- GHCJS: Reflex
- GHCJS: Miso
One appeal of PureScript is that it is comparitively lightweight to install, develop and use (which is how I’d describe neuron itself).
Creating a Hello World project
nix-shell -p purescript -p spago
mkdir /tmp/app1 && cd /tmp/app1 spago init
The project will have minimal files:
$ tree . ├── packages.dhall ├── spago.dhall ├── src │ └── Main.purs └── test └── Main.purs 2 directories, 4 files
and very basic PureScript code:
-- src/Main.purs module Main where import Prelude import Effect (Effect) import Effect.Console (log) main :: Effect Unit main = do log "🍝"
spago bundle-app; it will generate a
index.js for use from HTML.
$ spago bundle-app [info] Installation complete. [info] Build succeeded. [info] Bundle succeeded and output file to index.js $ wc -l -c index.js 29 792 index.js
That’s basically it. Very easy to install and use!
ghcid of PureScript
Not using any fancy IDE, I find ghcid to be critical to my Haskell development workflow; its fast compile-reload cycle facilitates a very delightful development experience. I wanted to have this with PureScript. Fortunately, such a tool exists — pscid. pscid is available in Nix, so you may simply restart that nix-shell as:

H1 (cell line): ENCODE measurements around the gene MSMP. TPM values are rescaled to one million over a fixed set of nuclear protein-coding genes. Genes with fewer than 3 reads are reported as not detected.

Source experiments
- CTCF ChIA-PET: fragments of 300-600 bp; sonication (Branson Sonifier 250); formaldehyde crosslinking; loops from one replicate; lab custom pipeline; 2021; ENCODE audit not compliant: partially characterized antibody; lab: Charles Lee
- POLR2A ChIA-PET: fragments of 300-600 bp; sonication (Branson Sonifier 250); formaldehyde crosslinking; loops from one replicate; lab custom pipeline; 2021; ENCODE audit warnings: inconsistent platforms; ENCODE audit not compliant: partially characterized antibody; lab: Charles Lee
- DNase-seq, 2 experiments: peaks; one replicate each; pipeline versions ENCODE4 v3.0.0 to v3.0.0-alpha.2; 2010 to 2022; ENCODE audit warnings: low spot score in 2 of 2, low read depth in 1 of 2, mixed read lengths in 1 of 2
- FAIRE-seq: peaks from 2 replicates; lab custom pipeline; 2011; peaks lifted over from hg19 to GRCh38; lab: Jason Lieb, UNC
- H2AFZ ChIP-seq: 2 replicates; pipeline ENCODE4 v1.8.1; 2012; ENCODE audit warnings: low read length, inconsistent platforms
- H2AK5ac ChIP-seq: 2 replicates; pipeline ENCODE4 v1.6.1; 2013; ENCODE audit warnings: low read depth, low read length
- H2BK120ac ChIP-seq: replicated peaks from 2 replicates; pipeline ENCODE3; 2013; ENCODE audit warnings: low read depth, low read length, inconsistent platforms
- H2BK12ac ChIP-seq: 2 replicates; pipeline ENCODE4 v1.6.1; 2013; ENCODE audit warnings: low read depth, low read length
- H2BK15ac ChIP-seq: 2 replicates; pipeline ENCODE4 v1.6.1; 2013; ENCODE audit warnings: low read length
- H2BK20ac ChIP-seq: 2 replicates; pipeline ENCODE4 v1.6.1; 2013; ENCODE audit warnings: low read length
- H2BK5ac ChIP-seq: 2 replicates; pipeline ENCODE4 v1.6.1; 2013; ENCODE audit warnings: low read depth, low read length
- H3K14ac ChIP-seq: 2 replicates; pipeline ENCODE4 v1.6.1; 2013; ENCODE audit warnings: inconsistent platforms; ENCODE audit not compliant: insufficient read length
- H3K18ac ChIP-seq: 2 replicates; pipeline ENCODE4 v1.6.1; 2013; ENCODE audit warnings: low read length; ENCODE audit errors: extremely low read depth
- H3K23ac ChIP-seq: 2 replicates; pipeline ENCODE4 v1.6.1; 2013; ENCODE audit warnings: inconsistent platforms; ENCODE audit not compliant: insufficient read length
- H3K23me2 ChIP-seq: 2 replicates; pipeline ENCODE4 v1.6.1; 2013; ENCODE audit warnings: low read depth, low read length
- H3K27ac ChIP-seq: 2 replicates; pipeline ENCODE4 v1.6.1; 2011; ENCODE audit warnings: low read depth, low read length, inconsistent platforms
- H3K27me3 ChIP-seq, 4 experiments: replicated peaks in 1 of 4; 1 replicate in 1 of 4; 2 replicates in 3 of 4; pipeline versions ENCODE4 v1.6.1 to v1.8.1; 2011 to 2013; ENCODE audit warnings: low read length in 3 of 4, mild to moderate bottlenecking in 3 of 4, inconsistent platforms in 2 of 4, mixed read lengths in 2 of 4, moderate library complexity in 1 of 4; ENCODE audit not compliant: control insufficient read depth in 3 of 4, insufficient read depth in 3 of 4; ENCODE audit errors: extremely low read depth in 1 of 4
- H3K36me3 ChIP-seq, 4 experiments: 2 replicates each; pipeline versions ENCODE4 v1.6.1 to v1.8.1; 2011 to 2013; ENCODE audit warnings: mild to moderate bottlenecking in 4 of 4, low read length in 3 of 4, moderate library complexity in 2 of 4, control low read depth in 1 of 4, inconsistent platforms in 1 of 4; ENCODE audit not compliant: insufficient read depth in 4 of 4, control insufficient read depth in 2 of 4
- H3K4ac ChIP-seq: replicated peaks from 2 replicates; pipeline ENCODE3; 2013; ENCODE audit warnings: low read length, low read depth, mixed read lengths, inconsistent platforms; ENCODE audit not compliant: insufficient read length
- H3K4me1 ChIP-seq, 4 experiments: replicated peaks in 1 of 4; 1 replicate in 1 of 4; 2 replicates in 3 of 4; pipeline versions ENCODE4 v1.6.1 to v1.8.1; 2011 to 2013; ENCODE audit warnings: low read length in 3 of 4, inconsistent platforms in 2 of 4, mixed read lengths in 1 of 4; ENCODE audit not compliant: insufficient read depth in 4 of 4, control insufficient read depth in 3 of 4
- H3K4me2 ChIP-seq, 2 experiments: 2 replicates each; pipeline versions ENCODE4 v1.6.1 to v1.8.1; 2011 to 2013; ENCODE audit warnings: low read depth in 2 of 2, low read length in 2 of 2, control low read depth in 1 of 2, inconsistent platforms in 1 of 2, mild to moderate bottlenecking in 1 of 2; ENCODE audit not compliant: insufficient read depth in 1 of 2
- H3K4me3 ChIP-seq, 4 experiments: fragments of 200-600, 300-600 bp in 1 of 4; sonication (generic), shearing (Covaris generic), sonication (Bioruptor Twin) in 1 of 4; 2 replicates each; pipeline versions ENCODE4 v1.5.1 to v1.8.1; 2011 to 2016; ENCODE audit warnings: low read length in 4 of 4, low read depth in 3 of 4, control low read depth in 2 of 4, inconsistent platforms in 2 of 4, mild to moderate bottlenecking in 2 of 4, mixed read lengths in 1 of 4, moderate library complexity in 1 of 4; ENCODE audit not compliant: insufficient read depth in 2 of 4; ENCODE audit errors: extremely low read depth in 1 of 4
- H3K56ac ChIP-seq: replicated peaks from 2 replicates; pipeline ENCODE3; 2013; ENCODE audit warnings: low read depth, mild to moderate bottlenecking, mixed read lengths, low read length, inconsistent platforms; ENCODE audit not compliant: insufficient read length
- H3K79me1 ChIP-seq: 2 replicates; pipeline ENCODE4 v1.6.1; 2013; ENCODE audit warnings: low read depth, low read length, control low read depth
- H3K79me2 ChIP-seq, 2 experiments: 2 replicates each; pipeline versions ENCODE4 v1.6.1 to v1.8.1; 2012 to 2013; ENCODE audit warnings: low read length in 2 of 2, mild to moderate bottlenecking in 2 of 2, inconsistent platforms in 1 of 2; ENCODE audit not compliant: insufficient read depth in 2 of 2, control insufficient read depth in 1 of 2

nix-shell -p purescript -p spago -p pscid
Then visit the project directory, and run:
src/Main.hs and watch it recompile on the fly. When you are done with your changes, you would run
“So how do I use
Haskellers are familiar with Hoogle. In PureScript ecosystem, that is called Pursuit. I wanted to know, as part of adding PureScript to neuron, how to use the famous
getElementById function in PureScript; and pursuit came to help.
getElementById :: String -> NonElementParentNode -> Effect (Maybe Element)
Hmm, what is “
NonElementParentNode”? This function is from the
purescript-web-dom library, which uses the DOM spec which does indeed document this second argument, although it is implicitly provided by
main = do doc <- map toNonElementParentNode $ document =<< window myElem <- getElementById "someId" doc
EDIT: The lack of documentation around things like this is something I noticed immediately in the PureScript ecosystem; a lobste.rs user explains it here.
Logging to console
The project template already uses the
log function to log strings to browser console. But how do we log an arbitrary PureScript object, like the DOM element? Using
import Debug.Trace (traceM) main = do doc <- map toNonElementParentNode $ document =<< window myElem <- getElementById "someId" doc traceM myElem
And that’s all it takes to get the initial feel for what it is like to develop PureScript as a Haskeller who comes from the world of Nix and GHCJS.
- Getting Started with PureScript (official guide)